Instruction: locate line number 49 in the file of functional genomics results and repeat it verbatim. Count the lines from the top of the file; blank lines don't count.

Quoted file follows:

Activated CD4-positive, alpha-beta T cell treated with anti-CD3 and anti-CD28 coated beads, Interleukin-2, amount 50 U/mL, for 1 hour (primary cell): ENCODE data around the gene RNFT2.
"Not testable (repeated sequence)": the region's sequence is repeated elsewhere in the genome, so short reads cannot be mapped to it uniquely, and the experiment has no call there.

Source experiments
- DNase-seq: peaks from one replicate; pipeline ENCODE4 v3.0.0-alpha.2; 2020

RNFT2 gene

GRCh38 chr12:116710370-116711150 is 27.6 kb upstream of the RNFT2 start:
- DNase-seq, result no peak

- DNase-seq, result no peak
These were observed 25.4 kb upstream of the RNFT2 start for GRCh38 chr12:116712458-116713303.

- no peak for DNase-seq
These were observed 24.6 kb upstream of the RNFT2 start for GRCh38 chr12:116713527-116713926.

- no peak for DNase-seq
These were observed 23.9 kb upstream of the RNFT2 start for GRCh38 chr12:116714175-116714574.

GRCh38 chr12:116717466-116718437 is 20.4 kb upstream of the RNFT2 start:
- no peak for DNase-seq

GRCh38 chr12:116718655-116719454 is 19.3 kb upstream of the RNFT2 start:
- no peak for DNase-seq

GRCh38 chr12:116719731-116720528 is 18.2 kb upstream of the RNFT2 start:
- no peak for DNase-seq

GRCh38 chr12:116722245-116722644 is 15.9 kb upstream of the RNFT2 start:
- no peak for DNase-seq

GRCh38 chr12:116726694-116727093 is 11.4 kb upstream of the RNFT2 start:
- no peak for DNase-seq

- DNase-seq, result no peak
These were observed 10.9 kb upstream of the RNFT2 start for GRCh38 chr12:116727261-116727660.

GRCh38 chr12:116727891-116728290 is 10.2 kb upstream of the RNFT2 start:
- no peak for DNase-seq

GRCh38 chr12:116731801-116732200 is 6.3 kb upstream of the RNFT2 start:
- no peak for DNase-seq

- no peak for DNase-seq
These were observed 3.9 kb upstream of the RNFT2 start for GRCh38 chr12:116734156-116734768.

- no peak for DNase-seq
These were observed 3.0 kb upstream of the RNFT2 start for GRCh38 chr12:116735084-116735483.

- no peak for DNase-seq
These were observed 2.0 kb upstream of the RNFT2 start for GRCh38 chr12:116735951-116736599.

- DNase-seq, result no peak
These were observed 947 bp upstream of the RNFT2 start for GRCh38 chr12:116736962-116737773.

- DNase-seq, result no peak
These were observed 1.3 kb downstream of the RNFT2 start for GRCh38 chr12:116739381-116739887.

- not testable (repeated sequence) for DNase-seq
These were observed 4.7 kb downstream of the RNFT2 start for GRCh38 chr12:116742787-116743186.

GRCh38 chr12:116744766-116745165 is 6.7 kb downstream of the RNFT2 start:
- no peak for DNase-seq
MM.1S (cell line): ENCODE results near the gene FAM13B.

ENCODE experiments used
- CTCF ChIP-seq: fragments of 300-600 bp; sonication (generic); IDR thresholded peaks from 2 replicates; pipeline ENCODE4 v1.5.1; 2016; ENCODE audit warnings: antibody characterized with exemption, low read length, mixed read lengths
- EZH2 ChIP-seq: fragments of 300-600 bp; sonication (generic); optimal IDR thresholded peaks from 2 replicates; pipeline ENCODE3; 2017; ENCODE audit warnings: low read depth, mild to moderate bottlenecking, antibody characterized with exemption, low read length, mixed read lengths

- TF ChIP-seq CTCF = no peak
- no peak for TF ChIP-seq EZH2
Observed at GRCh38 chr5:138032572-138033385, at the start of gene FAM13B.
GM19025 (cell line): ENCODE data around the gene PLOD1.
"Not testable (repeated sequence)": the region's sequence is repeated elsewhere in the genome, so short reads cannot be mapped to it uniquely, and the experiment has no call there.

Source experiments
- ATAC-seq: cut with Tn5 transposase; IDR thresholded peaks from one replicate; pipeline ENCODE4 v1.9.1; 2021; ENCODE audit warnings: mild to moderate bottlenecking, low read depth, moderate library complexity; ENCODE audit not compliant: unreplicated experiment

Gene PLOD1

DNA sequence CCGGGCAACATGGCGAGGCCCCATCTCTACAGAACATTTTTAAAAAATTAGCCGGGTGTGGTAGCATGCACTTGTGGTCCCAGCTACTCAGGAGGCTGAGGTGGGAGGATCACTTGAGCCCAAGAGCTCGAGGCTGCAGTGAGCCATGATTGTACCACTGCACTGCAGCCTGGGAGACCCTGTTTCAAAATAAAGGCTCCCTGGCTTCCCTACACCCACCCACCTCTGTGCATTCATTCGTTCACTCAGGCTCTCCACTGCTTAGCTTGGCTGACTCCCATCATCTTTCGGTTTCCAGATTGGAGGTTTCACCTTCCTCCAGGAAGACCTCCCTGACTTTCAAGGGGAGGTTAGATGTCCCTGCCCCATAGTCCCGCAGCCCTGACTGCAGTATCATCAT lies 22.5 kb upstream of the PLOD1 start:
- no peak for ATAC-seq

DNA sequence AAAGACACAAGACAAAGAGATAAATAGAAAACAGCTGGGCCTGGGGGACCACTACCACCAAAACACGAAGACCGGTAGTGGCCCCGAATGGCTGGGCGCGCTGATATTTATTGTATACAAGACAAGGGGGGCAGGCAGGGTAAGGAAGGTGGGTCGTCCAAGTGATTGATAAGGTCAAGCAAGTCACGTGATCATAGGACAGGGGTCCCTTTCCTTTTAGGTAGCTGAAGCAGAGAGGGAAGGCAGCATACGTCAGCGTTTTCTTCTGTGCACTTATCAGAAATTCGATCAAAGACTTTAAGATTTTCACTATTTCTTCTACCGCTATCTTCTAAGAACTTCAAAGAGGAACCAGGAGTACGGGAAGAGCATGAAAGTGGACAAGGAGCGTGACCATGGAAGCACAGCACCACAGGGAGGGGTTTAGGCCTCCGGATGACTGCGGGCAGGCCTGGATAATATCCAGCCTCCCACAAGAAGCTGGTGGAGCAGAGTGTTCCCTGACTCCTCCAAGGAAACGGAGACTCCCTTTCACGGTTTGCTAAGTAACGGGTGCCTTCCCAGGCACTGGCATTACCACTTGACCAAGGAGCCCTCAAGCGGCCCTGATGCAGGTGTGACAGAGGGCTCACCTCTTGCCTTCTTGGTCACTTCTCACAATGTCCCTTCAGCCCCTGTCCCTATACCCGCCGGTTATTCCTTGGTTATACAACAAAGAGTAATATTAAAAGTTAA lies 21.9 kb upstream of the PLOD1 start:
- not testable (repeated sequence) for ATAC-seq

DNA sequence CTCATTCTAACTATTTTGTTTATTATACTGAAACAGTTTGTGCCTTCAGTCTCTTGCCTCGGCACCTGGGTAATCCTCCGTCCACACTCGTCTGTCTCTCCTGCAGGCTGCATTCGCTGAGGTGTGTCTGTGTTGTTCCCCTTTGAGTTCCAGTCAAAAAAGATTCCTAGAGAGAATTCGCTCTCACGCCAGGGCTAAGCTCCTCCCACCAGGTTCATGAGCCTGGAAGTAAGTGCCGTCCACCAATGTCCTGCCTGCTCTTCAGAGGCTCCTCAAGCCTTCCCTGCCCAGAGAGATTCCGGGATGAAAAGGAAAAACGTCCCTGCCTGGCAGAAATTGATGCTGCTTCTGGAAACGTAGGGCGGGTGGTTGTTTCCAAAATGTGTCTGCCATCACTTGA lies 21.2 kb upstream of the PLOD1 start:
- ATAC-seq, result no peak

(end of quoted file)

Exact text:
- no peak for TF ChIP-seq EZH2